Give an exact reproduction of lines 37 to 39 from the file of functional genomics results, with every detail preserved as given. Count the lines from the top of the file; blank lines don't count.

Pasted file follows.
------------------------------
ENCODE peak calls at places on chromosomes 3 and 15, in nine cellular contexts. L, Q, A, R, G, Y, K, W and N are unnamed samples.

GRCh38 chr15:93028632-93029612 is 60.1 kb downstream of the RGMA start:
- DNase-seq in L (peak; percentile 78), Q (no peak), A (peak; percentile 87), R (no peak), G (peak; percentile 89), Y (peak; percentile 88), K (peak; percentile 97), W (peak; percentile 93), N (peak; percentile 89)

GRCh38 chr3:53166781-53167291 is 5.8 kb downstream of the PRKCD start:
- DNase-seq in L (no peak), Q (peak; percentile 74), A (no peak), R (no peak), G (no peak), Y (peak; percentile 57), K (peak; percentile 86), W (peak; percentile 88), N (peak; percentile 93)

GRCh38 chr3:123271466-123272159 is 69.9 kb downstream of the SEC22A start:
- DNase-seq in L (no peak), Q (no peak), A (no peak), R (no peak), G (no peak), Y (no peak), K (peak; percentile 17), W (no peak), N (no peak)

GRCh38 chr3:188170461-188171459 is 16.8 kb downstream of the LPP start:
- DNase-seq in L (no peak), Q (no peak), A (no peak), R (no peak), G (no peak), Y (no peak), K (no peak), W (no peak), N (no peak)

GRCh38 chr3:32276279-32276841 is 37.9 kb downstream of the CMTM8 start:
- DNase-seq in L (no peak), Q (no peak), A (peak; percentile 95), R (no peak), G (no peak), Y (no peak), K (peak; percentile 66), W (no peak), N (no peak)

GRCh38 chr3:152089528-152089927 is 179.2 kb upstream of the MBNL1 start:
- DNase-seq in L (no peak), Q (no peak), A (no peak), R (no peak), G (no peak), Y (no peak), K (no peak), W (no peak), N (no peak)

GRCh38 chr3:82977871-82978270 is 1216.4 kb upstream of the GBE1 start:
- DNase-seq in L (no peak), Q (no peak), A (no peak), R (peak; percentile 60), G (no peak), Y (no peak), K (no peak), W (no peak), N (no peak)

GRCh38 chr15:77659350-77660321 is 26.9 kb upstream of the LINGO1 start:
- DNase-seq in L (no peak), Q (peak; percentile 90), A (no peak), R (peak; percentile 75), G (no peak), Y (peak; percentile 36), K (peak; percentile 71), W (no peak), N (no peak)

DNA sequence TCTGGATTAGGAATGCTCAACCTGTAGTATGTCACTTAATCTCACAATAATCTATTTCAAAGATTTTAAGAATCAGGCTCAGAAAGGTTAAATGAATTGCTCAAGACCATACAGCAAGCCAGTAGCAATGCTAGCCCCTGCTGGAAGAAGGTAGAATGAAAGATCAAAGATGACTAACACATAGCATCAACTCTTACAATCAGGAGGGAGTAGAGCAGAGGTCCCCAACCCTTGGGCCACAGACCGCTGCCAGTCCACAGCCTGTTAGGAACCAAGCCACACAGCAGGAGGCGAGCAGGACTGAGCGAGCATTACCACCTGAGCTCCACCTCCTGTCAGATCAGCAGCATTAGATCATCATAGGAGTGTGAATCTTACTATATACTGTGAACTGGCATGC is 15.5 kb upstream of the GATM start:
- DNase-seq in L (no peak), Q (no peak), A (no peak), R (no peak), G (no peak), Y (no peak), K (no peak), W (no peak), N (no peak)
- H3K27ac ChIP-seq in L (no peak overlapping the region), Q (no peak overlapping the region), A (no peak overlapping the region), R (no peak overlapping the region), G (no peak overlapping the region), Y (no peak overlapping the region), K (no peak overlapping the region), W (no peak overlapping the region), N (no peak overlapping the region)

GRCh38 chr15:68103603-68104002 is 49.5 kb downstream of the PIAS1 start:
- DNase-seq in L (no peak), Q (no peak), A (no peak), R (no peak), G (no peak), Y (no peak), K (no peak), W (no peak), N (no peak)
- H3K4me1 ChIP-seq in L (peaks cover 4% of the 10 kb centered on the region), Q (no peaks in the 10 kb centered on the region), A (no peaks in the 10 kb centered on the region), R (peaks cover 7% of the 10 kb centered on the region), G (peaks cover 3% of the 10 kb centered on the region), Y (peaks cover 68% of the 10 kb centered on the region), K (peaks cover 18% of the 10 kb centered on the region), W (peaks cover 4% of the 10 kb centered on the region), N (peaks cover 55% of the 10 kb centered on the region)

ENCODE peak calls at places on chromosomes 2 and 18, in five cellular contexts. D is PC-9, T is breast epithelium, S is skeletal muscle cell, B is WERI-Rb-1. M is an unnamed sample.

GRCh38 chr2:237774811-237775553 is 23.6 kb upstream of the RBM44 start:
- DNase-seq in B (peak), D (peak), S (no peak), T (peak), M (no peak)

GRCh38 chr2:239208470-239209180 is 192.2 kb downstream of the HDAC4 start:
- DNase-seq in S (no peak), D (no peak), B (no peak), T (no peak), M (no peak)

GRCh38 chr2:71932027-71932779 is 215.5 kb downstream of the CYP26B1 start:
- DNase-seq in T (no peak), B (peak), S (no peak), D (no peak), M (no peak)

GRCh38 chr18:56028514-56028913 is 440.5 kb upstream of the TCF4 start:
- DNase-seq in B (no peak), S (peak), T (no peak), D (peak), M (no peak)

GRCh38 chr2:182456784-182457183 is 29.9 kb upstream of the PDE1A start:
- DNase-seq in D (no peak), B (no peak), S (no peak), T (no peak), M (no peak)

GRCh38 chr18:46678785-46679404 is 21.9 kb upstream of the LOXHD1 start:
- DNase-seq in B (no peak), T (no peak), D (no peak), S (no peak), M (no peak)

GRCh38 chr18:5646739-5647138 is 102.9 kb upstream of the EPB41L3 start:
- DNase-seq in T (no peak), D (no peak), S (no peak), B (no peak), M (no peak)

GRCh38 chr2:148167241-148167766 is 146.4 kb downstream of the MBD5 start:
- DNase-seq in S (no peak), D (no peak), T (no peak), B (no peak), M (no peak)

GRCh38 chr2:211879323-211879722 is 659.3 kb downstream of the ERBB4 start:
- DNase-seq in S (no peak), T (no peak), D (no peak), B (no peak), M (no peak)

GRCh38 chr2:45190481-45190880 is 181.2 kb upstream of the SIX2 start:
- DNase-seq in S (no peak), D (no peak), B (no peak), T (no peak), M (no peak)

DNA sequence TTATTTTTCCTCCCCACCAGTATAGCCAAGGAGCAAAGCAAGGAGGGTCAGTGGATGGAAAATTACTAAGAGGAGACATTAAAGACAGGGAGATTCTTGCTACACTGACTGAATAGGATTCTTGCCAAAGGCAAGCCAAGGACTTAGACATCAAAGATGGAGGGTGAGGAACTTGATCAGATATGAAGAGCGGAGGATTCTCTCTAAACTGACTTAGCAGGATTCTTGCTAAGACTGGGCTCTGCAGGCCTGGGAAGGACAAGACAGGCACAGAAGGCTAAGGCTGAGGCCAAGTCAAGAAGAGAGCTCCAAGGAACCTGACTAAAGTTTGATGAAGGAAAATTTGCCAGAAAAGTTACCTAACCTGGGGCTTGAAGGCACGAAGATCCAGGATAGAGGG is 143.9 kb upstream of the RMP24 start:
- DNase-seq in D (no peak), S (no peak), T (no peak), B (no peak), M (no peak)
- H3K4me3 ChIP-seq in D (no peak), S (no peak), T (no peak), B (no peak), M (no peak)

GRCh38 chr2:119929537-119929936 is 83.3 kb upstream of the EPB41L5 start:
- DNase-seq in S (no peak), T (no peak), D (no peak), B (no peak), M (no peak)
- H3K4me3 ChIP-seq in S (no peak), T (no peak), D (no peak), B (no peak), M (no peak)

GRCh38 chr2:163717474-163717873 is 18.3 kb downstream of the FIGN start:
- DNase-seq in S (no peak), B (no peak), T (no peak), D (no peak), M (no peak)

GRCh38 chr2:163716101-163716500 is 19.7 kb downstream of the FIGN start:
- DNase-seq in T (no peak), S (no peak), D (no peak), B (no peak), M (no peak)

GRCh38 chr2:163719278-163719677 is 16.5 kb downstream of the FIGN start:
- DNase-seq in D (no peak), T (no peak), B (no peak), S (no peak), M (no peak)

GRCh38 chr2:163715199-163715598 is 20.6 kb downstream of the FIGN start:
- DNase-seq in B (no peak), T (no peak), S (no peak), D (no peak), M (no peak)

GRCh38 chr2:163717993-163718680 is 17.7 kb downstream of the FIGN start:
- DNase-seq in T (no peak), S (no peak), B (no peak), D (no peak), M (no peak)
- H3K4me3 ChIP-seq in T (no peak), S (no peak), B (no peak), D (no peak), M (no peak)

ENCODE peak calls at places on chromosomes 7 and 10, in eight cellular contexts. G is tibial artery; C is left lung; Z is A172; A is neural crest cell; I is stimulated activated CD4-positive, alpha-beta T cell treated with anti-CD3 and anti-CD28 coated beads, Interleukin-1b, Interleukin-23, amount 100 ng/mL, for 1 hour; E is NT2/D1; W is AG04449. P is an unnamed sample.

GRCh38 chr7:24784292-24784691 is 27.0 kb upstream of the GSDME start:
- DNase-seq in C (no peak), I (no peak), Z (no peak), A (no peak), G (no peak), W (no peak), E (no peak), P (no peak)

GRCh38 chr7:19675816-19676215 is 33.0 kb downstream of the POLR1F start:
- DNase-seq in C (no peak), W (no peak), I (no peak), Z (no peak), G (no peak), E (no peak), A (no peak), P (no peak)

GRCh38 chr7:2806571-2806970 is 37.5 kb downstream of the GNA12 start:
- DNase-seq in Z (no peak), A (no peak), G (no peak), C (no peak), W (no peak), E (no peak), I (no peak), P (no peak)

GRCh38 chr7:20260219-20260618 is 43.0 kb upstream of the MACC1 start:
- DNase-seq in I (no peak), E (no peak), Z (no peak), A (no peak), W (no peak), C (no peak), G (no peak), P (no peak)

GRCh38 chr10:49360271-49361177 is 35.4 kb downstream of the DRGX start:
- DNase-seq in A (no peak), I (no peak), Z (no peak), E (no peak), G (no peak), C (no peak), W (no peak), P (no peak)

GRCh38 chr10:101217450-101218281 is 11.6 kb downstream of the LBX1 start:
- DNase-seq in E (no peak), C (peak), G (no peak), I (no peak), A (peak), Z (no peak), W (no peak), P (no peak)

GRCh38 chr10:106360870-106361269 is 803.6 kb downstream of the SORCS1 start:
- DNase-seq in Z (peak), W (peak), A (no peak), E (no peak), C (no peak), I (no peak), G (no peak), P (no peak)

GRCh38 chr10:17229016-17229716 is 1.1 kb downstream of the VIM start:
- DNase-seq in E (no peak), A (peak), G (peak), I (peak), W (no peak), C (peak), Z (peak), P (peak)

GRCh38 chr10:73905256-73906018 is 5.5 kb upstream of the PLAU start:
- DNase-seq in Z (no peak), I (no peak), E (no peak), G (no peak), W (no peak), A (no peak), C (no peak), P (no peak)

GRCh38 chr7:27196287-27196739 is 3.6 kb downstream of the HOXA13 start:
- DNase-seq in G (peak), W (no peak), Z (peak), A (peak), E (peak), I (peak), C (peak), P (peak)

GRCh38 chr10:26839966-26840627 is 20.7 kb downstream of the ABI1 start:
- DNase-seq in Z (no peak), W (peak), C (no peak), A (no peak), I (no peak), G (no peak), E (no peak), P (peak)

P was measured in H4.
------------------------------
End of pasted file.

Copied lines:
GRCh38 chr18:5646739-5647138 is 102.9 kb upstream of the EPB41L3 start:
- DNase-seq in T (no peak), D (no peak), S (no peak), B (no peak), M (no peak)

GRCh38 chr2:148167241-148167766 is 146.4 kb downstream of the MBD5 start: